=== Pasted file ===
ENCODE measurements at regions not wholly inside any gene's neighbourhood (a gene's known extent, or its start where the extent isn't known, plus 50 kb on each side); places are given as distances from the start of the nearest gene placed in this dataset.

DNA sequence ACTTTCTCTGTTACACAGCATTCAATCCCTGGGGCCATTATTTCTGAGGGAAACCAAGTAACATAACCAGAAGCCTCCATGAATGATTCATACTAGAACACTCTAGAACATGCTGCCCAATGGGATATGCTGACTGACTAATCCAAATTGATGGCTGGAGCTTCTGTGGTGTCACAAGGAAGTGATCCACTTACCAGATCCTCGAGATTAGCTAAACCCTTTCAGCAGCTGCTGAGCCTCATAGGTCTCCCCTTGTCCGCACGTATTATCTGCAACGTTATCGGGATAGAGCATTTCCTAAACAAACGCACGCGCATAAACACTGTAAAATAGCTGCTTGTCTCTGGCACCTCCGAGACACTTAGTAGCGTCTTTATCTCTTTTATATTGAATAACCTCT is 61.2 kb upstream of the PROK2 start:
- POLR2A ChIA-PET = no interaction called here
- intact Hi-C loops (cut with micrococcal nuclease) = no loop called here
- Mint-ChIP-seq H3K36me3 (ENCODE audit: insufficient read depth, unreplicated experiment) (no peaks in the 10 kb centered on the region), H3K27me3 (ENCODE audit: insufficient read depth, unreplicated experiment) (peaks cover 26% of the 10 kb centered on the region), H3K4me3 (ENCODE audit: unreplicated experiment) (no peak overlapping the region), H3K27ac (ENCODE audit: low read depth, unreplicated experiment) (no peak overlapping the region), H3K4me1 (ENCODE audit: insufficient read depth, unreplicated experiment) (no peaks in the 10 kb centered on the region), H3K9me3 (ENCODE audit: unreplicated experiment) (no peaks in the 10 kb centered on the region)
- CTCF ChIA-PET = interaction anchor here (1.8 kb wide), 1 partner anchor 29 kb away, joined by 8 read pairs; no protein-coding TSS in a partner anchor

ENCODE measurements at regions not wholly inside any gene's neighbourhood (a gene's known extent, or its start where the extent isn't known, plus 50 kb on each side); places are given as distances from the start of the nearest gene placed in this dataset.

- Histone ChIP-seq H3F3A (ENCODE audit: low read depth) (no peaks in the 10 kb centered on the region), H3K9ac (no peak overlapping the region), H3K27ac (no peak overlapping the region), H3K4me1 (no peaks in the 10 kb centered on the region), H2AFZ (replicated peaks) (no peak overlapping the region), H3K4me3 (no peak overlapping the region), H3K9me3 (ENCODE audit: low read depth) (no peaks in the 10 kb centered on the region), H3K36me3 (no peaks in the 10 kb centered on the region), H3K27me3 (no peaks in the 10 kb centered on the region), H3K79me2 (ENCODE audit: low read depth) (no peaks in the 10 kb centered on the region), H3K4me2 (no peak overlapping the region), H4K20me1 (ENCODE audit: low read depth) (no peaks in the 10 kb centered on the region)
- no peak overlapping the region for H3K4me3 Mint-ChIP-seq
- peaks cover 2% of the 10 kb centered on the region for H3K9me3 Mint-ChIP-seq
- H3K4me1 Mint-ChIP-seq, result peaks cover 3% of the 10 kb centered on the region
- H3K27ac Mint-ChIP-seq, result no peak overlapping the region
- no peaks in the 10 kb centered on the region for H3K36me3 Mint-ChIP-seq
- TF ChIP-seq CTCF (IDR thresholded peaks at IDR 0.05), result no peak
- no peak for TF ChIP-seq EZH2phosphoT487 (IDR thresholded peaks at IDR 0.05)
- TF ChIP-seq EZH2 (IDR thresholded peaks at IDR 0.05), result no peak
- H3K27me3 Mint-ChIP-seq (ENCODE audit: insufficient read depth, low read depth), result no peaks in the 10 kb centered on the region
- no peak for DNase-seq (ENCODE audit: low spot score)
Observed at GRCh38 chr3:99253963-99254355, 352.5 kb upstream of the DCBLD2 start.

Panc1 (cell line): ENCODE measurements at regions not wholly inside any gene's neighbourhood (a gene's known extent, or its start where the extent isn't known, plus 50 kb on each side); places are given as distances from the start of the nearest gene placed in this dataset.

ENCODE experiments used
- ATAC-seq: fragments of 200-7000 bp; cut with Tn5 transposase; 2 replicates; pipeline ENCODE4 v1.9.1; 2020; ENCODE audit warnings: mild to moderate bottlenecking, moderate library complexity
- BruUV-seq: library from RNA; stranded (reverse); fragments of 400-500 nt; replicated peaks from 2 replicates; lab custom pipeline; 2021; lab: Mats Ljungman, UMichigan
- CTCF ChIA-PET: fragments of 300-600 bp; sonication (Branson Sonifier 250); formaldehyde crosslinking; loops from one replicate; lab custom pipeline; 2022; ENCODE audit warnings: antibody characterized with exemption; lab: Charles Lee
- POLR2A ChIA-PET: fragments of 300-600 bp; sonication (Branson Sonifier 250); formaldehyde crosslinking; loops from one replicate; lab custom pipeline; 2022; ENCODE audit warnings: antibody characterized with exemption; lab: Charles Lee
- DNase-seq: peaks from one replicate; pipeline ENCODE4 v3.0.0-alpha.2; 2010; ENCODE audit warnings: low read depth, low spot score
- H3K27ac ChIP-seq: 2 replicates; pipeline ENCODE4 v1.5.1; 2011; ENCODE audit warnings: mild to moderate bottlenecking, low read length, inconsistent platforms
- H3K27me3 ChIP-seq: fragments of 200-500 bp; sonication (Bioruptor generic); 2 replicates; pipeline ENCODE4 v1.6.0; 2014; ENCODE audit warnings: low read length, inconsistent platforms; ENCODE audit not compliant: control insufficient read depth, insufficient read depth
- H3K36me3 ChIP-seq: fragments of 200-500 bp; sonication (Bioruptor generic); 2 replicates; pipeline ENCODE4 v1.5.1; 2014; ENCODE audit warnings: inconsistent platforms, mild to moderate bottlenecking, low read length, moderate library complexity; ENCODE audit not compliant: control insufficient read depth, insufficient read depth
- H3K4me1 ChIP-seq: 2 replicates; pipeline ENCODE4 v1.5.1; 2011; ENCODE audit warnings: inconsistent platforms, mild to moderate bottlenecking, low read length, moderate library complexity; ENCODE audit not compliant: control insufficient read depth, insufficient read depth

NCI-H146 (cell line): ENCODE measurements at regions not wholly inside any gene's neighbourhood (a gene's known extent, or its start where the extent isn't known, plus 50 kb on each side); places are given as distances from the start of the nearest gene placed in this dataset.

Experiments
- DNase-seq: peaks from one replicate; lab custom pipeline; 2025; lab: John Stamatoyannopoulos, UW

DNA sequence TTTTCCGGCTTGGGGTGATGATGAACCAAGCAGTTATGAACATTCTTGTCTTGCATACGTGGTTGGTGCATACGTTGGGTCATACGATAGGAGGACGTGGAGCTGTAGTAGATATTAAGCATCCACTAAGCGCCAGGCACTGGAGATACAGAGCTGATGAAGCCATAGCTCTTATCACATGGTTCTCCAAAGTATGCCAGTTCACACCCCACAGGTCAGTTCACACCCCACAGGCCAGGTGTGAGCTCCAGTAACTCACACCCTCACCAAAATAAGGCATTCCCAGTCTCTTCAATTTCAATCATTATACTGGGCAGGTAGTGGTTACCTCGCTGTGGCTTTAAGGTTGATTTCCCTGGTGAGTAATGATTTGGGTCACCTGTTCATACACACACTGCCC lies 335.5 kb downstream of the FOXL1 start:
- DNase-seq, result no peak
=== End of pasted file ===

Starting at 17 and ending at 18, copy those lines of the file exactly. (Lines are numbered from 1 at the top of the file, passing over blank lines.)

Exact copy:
- H3K27me3 Mint-ChIP-seq (ENCODE audit: insufficient read depth, low read depth), result no peaks in the 10 kb centered on the region
- no peak for DNase-seq (ENCODE audit: low spot score)